The way project sponsors spend money, typically by putting their project under contract for construction. For the PRP program approval of PS&E by the FLH division engineer constitutes obligation of funds. Funding programs often require project sponsors to obligate funds in a timely manner or lose the funds.
O&M Costs - Operation and Maintenance Costs
O&M Manuals - Operation and Maintenance Manuals
Operation and Maintenance (O&M) Costs
Funds for day-to-day costs of running transportation systems. For transit, costs include fuel, salaries and replacement parts; for roads, operating costs involve maintaining pavement, filling potholes and paying workers' salaries.
Permits required to operate part or all of a facility and are issued to the Park. Operational permits are usually linked closely to design and needs to be closely coordinated with the Park. Operational permits are acquired during the design process (Predesign (PD) through Construction Documents (CD)) by the most appropriate party, usually the Park or the Architect/Engineer (A/E). However, operational permits should be discussed and acquired by the most appropriate party. Examples of typical operational permits include stationary air source permits, waste water discharge permits, etc.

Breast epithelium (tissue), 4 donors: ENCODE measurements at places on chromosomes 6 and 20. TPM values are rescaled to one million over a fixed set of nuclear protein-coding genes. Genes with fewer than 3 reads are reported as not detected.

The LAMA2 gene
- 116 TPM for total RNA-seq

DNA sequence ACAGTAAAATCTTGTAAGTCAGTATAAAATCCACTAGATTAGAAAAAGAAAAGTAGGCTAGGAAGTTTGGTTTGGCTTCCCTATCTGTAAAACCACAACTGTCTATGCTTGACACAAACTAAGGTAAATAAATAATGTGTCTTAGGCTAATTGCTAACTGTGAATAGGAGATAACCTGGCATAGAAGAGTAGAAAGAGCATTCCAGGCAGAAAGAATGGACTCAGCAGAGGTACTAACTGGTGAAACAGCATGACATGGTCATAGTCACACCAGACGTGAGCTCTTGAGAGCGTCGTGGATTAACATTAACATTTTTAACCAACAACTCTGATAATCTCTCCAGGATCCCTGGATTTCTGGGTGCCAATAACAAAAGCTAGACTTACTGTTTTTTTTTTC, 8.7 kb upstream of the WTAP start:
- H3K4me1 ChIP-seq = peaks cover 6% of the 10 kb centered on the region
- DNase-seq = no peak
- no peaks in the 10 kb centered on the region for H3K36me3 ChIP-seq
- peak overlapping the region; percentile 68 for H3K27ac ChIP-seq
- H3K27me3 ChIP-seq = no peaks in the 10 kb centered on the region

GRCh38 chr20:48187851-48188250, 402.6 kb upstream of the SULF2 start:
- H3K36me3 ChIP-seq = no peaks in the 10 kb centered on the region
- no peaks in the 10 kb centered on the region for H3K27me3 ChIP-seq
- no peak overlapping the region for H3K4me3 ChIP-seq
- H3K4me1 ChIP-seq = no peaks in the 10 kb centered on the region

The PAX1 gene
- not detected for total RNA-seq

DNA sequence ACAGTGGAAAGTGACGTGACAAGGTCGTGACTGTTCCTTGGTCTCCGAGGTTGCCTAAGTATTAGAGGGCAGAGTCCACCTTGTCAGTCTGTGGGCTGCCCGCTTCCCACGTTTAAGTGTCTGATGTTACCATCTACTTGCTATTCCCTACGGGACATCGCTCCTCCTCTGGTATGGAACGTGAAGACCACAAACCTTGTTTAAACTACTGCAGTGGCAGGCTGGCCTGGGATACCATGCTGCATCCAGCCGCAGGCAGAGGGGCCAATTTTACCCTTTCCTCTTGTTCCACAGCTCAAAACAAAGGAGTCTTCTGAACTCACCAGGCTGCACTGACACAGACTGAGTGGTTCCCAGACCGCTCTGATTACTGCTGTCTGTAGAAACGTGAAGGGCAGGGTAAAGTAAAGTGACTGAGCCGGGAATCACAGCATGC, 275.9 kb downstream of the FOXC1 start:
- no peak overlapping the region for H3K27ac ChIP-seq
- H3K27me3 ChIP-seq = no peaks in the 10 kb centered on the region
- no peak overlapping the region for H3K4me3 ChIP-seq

A bid item or series of bid items that may be added to the contract during the award phase or after award (within a time frame specified in the contract). This may take the form of new work or alternative materials from those covered in the base bid.
Based on definitions from the AIA Handbook and the CSI Manual of Practice, an outline specification is an itemized list, using brief, concise statements, of significant materials, systems, and equipment and their criteria and levels of quality. Also, any criteria having a special cost impact would be indicated.
Overhead & Profit
Overhead is the cost that a contractor has for staying in business. A general contractor has expenses not directly related to the construction of a project, but vital to the contractor's business operations. These include fixed overhead (Federal and State Unemployment costs, Social Security Tax, Builder's Risk Insurance and Public Liability Costs) and variable overhead (Worker's Compensation Insurance, Main Office Overhead, etc.).
Profit is the just reward for the effort and risk a contractor undertakes to produce a project. The amount varies depending on the size of the job and yearly in a contractor's annual billing. Typically, construction contractors take more profit on a smaller job and consideration should be given to the fact that the installing contractor(s) (sub-contractors) will also charge both overhead and profit on a project.